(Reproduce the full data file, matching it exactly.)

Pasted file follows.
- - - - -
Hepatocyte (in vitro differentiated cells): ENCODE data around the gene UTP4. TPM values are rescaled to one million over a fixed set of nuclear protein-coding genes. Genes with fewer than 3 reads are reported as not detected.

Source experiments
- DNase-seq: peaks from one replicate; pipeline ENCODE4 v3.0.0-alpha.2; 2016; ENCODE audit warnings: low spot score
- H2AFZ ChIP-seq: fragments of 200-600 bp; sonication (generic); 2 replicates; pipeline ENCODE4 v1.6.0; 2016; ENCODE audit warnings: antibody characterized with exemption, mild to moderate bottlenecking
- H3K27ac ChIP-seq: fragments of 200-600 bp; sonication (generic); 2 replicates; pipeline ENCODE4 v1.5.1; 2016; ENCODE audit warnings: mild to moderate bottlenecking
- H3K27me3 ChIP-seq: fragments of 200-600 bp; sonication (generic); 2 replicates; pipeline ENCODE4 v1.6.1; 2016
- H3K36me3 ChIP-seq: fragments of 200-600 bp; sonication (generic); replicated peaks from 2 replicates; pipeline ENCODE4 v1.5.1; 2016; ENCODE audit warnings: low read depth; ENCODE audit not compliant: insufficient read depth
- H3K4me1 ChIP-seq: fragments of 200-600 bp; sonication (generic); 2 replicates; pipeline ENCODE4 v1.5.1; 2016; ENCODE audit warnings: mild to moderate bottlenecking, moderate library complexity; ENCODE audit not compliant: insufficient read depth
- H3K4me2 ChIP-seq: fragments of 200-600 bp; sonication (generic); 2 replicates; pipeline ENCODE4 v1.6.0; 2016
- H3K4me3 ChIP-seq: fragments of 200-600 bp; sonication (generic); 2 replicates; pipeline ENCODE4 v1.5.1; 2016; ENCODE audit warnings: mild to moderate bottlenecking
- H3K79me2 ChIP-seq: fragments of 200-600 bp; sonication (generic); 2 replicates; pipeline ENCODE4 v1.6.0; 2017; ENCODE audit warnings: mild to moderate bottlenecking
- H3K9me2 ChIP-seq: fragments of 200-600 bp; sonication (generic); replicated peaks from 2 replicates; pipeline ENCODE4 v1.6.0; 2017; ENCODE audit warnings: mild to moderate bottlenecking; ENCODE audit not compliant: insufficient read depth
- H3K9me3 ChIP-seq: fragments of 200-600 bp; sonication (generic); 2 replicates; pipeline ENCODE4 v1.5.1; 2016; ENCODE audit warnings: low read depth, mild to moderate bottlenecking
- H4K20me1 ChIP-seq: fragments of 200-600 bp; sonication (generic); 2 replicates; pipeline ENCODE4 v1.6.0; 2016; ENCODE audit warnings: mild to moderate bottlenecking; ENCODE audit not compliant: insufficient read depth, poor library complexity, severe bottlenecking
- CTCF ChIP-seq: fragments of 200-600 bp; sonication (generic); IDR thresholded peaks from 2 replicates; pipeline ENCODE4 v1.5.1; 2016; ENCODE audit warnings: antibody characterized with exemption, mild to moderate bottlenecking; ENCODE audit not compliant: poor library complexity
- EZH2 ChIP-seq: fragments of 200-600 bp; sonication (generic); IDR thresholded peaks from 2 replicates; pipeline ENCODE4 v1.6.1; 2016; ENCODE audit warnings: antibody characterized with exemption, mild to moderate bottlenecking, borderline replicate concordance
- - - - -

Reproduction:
Hepatocyte (in vitro differentiated cells): ENCODE data around the gene UTP4. TPM values are rescaled to one million over a fixed set of nuclear protein-coding genes. Genes with fewer than 3 reads are reported as not detected.

Source experiments
- DNase-seq: peaks from one replicate; pipeline ENCODE4 v3.0.0-alpha.2; 2016; ENCODE audit warnings: low spot score
- H2AFZ ChIP-seq: fragments of 200-600 bp; sonication (generic); 2 replicates; pipeline ENCODE4 v1.6.0; 2016; ENCODE audit warnings: antibody characterized with exemption, mild to moderate bottlenecking
- H3K27ac ChIP-seq: fragments of 200-600 bp; sonication (generic); 2 replicates; pipeline ENCODE4 v1.5.1; 2016; ENCODE audit warnings: mild to moderate bottlenecking
- H3K27me3 ChIP-seq: fragments of 200-600 bp; sonication (generic); 2 replicates; pipeline ENCODE4 v1.6.1; 2016
- H3K36me3 ChIP-seq: fragments of 200-600 bp; sonication (generic); replicated peaks from 2 replicates; pipeline ENCODE4 v1.5.1; 2016; ENCODE audit warnings: low read depth; ENCODE audit not compliant: insufficient read depth
- H3K4me1 ChIP-seq: fragments of 200-600 bp; sonication (generic); 2 replicates; pipeline ENCODE4 v1.5.1; 2016; ENCODE audit warnings: mild to moderate bottlenecking, moderate library complexity; ENCODE audit not compliant: insufficient read depth
- H3K4me2 ChIP-seq: fragments of 200-600 bp; sonication (generic); 2 replicates; pipeline ENCODE4 v1.6.0; 2016
- H3K4me3 ChIP-seq: fragments of 200-600 bp; sonication (generic); 2 replicates; pipeline ENCODE4 v1.5.1; 2016; ENCODE audit warnings: mild to moderate bottlenecking
- H3K79me2 ChIP-seq: fragments of 200-600 bp; sonication (generic); 2 replicates; pipeline ENCODE4 v1.6.0; 2017; ENCODE audit warnings: mild to moderate bottlenecking
- H3K9me2 ChIP-seq: fragments of 200-600 bp; sonication (generic); replicated peaks from 2 replicates; pipeline ENCODE4 v1.6.0; 2017; ENCODE audit warnings: mild to moderate bottlenecking; ENCODE audit not compliant: insufficient read depth
- H3K9me3 ChIP-seq: fragments of 200-600 bp; sonication (generic); 2 replicates; pipeline ENCODE4 v1.5.1; 2016; ENCODE audit warnings: low read depth, mild to moderate bottlenecking
- H4K20me1 ChIP-seq: fragments of 200-600 bp; sonication (generic); 2 replicates; pipeline ENCODE4 v1.6.0; 2016; ENCODE audit warnings: mild to moderate bottlenecking; ENCODE audit not compliant: insufficient read depth, poor library complexity, severe bottlenecking
- CTCF ChIP-seq: fragments of 200-600 bp; sonication (generic); IDR thresholded peaks from 2 replicates; pipeline ENCODE4 v1.5.1; 2016; ENCODE audit warnings: antibody characterized with exemption, mild to moderate bottlenecking; ENCODE audit not compliant: poor library complexity
- EZH2 ChIP-seq: fragments of 200-600 bp; sonication (generic); IDR thresholded peaks from 2 replicates; pipeline ENCODE4 v1.6.1; 2016; ENCODE audit warnings: antibody characterized with exemption, mild to moderate bottlenecking, borderline replicate concordance